The Smetana Trio get to the heart of Martinu’s world

Our rating 
5.0 out of 5 star rating 5.0

COMPOSERS: Bohuslav Martinu
LABELS: Supraphon
ALBUM TITLE: Martinu
WORKS: Piano Trios Nos 1-3; Bergerettes
PERFORMER: Smetana Trio
CATALOGUE NO: Supraphon SU 4197-2

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Viola player Maxim Rysanov’s all-Martin∞ disc was my favourite recording from last year’s listening (reviewed August 2015), and it’s already obvious that the music for piano trio performed here by the Smetana Trio is going straight on the shortlist for 2016. Martinu’s chamber music reveals originality at every turn; there’s so much of it, but each new discovery – sonata, duo, trio, quartet, serenade – seems to unveil a gem. The 20th-century Czech composer’s genius is for having so many instantly recognisable musical thumbprints – Moravian syncopated dance-music chief among them – and at the same time being able to take each work in unexpected directions. This is music that never settles, yet somehow feels organic.

The Third Piano Trio of 1951 is the obvious masterpiece here, and the Smetana Trio were wise to place it first in the programme. Its opening Allegro moderato movement is characteristically volatile, with some extraordinary writing for solo piano, and the Allegro finale lifts us to heights of manic jubilation; Martinu always was the most bipolar of composers, at least in the extreme moods which mark his years of exile from his Czech homeland. I would put this whirling C major kaleidoscope up there with the finale of the Second Symphony (1943) for sheer clinching ecstasy, two of the most convincingly vibrant conclusions to any work.

Tragedy is potently registered in the central Andante of the Third Trio, taking even further many of the depths in the more constantly sombre D minor Trio No. 2 (1950) and the Adagio of Trio No. 1 (1930), a relatively long movement among epigrammatic miniatures (the alternative title is Cinq pièces brèves). Here in the Third Trio, as elsewhere, the ecstatic cadence which first appeared in the opera Julietta and which derives from Janáček’s Taras Bulba makes crucial appearances, lifting the heart above all that sadness. It’s not fanciful to hear in it Martinu’s attempt to bring back the love of his life, composer and conductor Vítezslava Kaprálová, who died tragically young in 1940.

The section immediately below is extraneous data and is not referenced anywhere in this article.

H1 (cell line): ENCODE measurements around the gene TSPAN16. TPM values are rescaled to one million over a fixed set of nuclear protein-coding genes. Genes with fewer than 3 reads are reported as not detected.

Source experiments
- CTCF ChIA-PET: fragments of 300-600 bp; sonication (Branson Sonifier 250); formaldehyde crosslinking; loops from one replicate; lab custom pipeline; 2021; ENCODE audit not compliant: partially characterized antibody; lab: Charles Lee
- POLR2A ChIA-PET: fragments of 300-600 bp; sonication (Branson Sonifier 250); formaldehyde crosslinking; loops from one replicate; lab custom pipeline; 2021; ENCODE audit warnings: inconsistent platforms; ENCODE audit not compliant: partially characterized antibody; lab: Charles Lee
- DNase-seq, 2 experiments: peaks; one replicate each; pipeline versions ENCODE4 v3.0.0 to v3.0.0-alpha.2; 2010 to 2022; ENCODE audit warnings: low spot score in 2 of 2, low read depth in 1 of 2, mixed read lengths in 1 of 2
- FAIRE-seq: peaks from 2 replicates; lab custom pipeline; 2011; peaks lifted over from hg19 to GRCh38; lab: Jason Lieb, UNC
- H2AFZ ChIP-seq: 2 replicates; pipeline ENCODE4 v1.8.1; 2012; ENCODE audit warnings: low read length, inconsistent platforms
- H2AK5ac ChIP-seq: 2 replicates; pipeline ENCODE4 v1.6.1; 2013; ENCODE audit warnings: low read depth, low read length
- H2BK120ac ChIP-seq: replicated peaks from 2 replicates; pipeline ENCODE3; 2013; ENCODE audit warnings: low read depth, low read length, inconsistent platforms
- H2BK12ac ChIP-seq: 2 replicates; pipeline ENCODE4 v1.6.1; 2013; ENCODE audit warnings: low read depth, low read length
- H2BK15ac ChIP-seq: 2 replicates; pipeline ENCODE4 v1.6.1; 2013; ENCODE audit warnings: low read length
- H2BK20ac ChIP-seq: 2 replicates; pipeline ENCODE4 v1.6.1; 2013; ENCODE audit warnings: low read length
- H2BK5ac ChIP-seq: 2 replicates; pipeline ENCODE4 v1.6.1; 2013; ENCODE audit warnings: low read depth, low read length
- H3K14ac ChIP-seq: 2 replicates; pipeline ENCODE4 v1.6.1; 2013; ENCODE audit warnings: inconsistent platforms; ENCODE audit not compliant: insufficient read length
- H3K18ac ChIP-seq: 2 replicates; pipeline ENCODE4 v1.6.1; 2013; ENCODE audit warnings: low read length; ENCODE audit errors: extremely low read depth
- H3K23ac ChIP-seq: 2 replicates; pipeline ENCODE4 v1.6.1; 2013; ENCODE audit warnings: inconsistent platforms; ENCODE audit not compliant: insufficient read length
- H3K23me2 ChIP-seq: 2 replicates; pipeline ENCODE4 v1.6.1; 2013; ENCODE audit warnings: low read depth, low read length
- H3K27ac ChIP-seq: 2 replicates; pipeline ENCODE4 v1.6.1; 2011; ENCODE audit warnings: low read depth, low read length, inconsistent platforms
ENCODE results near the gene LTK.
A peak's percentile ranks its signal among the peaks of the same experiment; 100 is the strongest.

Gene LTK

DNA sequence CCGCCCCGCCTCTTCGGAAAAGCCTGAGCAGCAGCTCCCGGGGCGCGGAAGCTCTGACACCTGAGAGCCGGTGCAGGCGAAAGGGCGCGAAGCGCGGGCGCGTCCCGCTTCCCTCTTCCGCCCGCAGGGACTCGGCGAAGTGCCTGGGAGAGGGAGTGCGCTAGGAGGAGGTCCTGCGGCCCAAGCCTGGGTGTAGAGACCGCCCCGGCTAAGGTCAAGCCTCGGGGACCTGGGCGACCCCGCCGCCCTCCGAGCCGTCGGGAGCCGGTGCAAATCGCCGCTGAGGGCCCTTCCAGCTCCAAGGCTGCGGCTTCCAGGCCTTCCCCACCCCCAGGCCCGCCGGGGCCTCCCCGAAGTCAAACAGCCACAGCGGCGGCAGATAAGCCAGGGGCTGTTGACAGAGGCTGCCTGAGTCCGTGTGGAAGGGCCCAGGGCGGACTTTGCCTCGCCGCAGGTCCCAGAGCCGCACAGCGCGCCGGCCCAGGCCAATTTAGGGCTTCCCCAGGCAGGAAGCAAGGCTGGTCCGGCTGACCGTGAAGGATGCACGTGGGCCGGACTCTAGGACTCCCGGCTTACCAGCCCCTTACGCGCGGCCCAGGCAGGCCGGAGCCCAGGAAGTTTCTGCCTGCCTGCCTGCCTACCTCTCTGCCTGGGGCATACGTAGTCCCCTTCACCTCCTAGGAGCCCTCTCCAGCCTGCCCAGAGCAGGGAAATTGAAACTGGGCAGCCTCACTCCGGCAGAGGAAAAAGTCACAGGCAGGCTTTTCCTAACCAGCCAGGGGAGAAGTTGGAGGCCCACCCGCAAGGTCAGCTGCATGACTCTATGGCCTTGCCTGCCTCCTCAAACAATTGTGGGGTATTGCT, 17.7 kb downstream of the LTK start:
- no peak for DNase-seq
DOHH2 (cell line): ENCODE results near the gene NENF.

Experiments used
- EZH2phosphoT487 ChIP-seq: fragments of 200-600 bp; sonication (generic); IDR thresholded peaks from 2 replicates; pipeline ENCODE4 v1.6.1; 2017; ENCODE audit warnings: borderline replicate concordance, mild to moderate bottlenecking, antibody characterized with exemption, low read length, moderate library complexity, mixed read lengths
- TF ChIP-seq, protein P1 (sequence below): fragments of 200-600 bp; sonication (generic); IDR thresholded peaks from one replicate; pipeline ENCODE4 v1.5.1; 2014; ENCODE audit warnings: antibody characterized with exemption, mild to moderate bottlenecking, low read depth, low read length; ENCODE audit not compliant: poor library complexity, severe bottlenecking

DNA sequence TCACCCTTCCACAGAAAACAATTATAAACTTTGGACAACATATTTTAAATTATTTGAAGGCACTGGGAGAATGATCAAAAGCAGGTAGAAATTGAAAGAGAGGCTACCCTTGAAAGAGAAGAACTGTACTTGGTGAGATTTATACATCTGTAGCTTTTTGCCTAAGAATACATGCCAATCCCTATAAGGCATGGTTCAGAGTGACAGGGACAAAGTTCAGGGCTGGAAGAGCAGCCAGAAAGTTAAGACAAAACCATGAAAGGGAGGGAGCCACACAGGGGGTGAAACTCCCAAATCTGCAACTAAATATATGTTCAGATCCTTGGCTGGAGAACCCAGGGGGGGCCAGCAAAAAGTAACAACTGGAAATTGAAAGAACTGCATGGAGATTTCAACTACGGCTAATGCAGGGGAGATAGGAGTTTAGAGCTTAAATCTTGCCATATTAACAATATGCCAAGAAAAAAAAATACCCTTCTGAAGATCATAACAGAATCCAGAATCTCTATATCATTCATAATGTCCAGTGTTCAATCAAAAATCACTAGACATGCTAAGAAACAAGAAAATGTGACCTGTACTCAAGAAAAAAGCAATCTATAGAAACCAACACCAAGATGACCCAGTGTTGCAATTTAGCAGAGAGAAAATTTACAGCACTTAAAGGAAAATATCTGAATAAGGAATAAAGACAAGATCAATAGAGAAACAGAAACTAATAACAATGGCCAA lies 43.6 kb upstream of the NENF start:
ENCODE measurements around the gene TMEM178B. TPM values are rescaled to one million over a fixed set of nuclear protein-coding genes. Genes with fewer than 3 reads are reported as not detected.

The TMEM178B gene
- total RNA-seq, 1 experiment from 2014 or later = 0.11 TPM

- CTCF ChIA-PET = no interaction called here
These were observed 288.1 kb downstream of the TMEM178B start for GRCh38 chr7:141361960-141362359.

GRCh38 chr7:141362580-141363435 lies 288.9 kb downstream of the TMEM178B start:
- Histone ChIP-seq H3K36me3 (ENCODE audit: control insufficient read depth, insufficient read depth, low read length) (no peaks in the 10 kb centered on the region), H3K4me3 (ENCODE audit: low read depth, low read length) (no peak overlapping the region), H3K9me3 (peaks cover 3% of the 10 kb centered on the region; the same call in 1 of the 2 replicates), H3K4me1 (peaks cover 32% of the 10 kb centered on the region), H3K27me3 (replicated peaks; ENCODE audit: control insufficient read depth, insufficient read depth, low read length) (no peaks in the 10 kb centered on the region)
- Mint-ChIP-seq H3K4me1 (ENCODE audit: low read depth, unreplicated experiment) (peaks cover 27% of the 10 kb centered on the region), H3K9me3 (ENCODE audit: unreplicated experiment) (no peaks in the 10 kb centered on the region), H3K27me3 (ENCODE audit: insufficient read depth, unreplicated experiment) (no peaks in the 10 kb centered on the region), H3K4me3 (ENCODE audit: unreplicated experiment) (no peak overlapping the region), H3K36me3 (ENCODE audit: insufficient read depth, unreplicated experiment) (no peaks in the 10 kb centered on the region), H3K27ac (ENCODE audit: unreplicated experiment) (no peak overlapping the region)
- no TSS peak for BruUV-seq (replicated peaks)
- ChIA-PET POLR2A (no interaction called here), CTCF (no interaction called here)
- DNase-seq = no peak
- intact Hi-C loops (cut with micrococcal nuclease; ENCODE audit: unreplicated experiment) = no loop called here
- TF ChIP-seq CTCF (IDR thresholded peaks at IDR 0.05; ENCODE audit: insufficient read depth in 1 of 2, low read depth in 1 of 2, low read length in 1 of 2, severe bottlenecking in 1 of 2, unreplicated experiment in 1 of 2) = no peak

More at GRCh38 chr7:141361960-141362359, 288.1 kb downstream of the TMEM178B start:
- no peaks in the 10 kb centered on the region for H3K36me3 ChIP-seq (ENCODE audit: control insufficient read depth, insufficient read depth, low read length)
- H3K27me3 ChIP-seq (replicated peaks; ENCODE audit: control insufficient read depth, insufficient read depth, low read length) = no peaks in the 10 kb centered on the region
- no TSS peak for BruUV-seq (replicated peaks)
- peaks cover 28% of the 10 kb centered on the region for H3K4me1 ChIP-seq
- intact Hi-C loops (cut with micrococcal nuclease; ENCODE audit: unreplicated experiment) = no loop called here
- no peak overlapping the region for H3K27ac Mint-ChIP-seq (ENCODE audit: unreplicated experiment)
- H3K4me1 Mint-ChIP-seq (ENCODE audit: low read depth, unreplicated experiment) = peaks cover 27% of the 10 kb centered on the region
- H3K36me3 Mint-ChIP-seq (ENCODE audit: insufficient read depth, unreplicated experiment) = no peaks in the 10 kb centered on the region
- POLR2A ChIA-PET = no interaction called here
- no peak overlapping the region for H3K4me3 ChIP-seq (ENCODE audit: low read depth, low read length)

There’s plenty of joy in the more straightforward forms of the five Bergerettes, written in 1939. Like most of the scherzos in Martinu’s  symphonies, these miniatures have identical outer sections and a more restful trio in the middle. The Smetana Trio, pictured on the CD cover looking chilled and like they might be good fun, really go rustic-wild in the final number, with plenty of gut and grit – so track five is an excellent one to sample to see if this is to your taste – while pathos and nostalgia tend to be the tone of the middle sequences.

It’s hard to imagine more ardent champions for this visceral, unpredictable music. And clear, warm sound is exactly what we’ve come to expect from the Supraphon label over the years.

David Nice

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Click here to listen to an extract from the disc.